Pension policy achieves the objectives partly.
 2
 1

Pension policy does not achieve the objectives at all.
Pension Policy
5
The three-pillar pension system, which Poland introduced in 1999 following World Bank recommendations, has since been radically transformed. Starting in 2011, pension contributions were partially redirected from the second – obligatory, but private and funded – to newly created subaccounts in the first, public pillar. In addition, the first pillar was made more sustainable through the adoption of a gradual increase in statutory retirement ages, rising until 2020 for men and until 2040 for women; ultimately the age of retirement for both sexes was to be 67.

The pension-eligibility age was a hot topic in the 2015 election campaign. The first PiS government scrapped the envisaged increase in the retirement age, and even lowered the retirement ages for men to 65 and for women to 60 in November 2017. This decrease in the retirement age, which has been estimated to cost 0.5% of GDP annually, has reduced the sustainability of the Polish pension system, and is likely to increase poverty, especially among women and to intensify the growing labor shortage. In order to finance part of the costs for the second pillar, the government tried to abolish the maximum contribution to ZUS, the public pension pillar. However, this move was declared unconstitutional by the Constitutional Tribunal in November 2018.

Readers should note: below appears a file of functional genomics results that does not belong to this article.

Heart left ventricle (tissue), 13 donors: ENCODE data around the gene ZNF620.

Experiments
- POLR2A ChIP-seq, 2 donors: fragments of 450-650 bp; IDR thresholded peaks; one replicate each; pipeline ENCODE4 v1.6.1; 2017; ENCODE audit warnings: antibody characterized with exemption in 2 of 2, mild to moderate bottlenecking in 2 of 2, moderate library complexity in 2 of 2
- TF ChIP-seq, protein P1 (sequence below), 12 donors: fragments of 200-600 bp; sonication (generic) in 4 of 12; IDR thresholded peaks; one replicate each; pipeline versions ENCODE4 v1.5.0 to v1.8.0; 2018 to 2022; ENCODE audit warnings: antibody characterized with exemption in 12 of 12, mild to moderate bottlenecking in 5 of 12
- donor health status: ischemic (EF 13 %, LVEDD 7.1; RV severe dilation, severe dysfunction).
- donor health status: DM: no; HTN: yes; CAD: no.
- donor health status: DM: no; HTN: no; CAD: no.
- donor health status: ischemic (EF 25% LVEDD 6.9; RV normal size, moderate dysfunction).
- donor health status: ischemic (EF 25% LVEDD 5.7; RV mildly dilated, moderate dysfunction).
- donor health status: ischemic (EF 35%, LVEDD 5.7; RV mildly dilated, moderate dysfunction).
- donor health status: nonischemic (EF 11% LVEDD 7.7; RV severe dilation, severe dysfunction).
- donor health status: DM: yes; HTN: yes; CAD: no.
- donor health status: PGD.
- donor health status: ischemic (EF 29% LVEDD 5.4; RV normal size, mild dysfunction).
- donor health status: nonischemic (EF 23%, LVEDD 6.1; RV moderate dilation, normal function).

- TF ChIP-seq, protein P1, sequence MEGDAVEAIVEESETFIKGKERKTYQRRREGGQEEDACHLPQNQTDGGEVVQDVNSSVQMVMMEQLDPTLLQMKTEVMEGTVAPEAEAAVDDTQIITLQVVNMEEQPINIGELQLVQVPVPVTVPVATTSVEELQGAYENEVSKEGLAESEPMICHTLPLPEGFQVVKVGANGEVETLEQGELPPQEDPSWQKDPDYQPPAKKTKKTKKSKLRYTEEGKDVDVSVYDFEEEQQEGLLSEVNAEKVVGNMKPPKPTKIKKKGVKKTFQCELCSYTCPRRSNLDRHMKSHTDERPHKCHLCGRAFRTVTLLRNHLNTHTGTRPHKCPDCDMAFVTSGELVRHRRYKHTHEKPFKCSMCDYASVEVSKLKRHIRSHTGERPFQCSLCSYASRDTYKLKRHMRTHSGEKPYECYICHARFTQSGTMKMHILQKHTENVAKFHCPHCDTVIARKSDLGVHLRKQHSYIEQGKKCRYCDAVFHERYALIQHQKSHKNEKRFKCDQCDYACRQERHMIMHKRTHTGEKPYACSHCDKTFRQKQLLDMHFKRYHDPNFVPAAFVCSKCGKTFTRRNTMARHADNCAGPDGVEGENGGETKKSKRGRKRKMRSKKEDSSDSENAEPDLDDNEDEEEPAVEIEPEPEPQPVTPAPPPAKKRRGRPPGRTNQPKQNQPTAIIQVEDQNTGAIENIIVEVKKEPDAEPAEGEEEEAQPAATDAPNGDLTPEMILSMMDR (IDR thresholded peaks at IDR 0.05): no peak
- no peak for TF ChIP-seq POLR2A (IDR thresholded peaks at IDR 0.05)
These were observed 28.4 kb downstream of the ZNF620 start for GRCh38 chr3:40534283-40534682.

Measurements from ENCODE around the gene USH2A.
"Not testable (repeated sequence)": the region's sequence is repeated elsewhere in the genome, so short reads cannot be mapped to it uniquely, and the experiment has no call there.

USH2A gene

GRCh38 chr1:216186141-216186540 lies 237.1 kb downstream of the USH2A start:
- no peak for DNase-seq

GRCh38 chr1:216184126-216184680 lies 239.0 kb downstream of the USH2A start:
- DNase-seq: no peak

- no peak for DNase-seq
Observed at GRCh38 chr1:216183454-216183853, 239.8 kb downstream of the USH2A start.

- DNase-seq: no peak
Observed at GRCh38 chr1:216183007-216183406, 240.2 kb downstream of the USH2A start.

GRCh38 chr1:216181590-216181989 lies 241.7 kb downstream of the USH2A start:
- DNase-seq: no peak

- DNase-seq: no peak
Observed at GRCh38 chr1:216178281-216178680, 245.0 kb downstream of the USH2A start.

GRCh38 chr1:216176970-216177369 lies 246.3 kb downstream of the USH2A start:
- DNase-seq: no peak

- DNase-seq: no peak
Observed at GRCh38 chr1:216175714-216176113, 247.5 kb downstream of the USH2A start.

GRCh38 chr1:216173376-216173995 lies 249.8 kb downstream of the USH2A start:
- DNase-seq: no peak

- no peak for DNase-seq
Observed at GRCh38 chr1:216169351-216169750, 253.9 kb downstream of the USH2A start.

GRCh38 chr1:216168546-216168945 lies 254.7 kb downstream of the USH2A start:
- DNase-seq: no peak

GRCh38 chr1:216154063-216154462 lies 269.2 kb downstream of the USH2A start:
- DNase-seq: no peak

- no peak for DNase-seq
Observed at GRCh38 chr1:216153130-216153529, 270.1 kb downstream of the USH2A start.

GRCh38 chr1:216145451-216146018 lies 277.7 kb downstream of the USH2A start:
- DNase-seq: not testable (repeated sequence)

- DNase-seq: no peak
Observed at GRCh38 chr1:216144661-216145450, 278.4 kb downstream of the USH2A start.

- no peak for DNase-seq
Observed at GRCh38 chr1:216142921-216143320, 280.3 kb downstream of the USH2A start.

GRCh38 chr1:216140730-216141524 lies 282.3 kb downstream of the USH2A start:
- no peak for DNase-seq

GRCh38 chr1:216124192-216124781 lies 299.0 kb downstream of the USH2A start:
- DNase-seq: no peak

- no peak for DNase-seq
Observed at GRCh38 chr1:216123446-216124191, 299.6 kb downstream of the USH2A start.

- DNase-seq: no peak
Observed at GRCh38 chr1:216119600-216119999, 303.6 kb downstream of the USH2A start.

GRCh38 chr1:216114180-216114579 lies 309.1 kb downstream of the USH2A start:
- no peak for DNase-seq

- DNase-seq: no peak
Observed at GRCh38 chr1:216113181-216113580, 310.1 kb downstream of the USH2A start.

In 2018, the government also laid the foundations for a new occupational pension savings scheme, which is supposed to replace the existing second pillar. The new scheme was introduced for employees of companies with more than 250 staff in July 2019. The scheme will be extended to cover employees of smaller firms in the second half of 2020. While employees have the right to withdraw from the scheme, the government hopes to integrate up to 75% of the country’s employed population through the scheme’s automatic enrollment. Experts are divided. Some experts argue that it is a good idea to force Poles to save money and that the government should create incentives to do so, while others argue that these programs are inefficient.